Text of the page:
Mr PEDERICK (Hammond) (11:15): I rise to speak on the inquiry into regional health services, which is the subject of the 40th report of the Social Development Committee. It was very interesting how this reference was established. The member for Stuart tabled the recommendation to have this reference in this parliament many years ago, in 2014, and since that time there has been quite a bit of negotiation around what exact reference points we would use.
There was certainly nervousness on the part of the government in relation to how much we were going to look into Country Health because Country Health, quite frankly, is something that this Labor government has not looked after at all well. I can remember decades ago campaigning out the front of this place to make sure that the Tailem Bend hospital stayed open, and many other events have happened over time.
It was a very interesting inquiry that went on for around 18 months. It was a complex inquiry and I would like to thank the people involved—the member for Fisher, the Hon. Jing Lee from the other place, the Hon. Kelly Vincent from the other place and the member for Torrens. I also note that the Hon. Gail Gago from the other place was Presiding Member of the committee. I certainly acknowledge the secretary, Robyn Schutte, and the two research officers, Dr Helen Popple and Ms Mary-Ann Bloomfield.
I absolutely pay my regards to the secretarial staff in coming forward with the recommendations, which did take much debate, and I certainly commend their work in getting this report in order. What this report highlighted to me was the simple fact of the total bureaucracy involved in delivering services into country South Australia—the seven layers of bureaucracy that people have to go through just to get services on the ground in their communities and with very little interaction with the health advisory councils.
There was a lot of discussion about health advisory councils and how they function throughout the state. Some are incorporated and some are not incorporated, and the government and certainly the department obviously have not communicated well to communities how much influence the health advisory councils can have in regard to health services in their community.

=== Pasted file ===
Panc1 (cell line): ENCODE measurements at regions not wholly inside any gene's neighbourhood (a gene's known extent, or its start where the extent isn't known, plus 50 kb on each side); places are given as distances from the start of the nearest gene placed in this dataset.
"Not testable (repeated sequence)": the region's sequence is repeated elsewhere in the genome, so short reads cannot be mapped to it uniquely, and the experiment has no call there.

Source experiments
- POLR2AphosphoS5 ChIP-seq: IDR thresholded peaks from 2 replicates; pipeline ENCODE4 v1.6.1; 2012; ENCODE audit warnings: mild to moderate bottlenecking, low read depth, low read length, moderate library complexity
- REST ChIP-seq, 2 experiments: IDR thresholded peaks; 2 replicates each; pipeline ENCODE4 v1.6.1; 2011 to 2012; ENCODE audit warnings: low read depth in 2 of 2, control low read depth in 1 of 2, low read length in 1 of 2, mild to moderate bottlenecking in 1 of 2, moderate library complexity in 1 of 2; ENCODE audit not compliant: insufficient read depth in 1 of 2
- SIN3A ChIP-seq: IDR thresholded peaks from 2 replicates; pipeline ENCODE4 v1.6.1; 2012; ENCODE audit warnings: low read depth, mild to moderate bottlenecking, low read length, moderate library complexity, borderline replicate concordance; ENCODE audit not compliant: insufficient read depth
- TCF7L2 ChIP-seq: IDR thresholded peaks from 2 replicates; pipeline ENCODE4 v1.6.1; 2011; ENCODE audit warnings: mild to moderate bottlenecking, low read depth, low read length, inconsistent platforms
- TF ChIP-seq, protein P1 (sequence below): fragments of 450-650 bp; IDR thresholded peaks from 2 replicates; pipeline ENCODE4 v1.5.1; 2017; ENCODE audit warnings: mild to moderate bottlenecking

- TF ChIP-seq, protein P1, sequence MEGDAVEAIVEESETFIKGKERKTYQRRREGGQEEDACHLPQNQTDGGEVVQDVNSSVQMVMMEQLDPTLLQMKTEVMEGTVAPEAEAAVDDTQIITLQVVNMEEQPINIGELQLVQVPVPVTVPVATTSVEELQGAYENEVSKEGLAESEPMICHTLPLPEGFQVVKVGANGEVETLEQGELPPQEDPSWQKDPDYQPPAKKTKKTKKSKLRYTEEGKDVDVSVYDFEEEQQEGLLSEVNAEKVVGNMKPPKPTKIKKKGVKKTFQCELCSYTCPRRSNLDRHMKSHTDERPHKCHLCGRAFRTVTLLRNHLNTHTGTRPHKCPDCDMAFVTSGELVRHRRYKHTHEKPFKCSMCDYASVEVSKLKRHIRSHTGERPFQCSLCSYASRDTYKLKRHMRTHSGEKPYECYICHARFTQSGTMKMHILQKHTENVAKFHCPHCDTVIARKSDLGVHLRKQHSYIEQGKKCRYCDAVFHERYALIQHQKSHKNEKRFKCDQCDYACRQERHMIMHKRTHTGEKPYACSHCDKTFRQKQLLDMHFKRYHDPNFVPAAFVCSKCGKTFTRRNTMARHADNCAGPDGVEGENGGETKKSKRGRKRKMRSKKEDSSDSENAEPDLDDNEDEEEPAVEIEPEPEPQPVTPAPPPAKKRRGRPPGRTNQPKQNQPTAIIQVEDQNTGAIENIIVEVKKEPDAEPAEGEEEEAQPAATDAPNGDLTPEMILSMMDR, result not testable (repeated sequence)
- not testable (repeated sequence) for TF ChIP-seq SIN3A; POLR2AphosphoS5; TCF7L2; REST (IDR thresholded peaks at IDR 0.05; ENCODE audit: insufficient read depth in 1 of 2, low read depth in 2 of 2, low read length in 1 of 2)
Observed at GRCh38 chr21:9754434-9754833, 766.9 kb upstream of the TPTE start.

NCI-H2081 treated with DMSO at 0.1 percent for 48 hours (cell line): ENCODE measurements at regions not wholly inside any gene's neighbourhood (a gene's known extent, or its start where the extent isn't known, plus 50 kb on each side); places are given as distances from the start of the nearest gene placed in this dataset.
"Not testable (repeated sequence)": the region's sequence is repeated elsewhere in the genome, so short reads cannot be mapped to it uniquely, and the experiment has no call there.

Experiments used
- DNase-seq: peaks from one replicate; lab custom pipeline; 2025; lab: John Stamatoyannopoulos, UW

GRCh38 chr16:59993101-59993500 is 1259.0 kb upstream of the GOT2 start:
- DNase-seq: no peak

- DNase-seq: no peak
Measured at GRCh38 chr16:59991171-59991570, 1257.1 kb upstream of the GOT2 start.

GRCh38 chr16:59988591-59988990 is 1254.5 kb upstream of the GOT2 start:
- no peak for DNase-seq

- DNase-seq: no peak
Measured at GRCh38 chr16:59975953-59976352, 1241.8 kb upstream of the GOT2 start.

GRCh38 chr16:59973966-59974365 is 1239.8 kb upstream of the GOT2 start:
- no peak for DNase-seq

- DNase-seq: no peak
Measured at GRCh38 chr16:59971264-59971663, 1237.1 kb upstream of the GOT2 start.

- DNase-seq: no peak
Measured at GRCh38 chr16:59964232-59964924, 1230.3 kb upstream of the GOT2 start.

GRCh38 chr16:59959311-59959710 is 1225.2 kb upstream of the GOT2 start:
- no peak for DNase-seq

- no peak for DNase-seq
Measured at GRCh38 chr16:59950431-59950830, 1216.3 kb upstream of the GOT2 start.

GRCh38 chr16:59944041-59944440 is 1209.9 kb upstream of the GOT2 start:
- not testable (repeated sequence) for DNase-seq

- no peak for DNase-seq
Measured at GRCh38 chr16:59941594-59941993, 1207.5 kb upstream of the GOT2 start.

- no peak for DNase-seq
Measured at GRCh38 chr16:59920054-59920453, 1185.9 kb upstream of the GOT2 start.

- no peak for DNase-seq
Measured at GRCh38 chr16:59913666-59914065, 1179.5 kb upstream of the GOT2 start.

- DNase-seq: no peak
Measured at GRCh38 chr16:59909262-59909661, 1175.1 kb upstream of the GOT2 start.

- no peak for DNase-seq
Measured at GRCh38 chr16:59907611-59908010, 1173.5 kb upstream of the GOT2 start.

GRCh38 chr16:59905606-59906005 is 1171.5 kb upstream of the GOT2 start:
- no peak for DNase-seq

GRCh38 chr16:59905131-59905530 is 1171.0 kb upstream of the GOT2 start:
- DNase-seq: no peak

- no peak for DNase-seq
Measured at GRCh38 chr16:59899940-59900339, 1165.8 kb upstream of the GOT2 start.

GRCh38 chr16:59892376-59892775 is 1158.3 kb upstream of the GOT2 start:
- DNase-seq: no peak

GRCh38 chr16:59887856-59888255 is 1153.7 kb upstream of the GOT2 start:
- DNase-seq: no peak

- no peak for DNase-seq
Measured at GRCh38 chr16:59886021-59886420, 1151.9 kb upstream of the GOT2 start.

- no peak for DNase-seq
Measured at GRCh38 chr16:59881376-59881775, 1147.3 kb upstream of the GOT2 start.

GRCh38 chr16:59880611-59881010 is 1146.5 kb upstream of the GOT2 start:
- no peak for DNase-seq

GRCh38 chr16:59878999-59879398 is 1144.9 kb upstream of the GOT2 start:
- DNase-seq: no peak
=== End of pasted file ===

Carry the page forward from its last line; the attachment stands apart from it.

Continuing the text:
I am involved in several HACs in my community, and I have people co-opted to represent me on those committees. Sometimes, it feels like we are just juggling the balls in the air at another meeting and talking things around and not getting any real action on the ground. Let's hope that after this inquiry we do get some real outcomes and some real benefits for Country Health in South Australia.
One of the biggest issues is around fundraising and what happens with those funds going into Country Health. Over the years, many regions, many regional areas and many single town units have raised hundreds and thousands of dollars—it would amount to millions of dollars across the state—but there is just not the trust anymore about what happens to those funds if they are bequeathed to a health advisory council gift fund.
People are concerned that their funds could be siphoned off, so to speak, and go into something else. A lot of communities have set up other entities to put their bequests into, because people have—and I know this for a fact—been suspicious of donating money into these funds. They want those funds to be spent locally, and administered locally, on items that need to be put into their local hospitals and health care.
The issue here, quite frankly, is that this local fundraising should not have to happen, but for whatever reason there are gaps that have to be filled. I note that in Murray Bridge there was a visiting ear, nose and throat specialist who brought his own equipment to conduct his appointments. When he retired, the health advisory council had to come up with about $30,000-odd to buy some equipment for a visiting specialist. There are all those kinds of concerns that come through.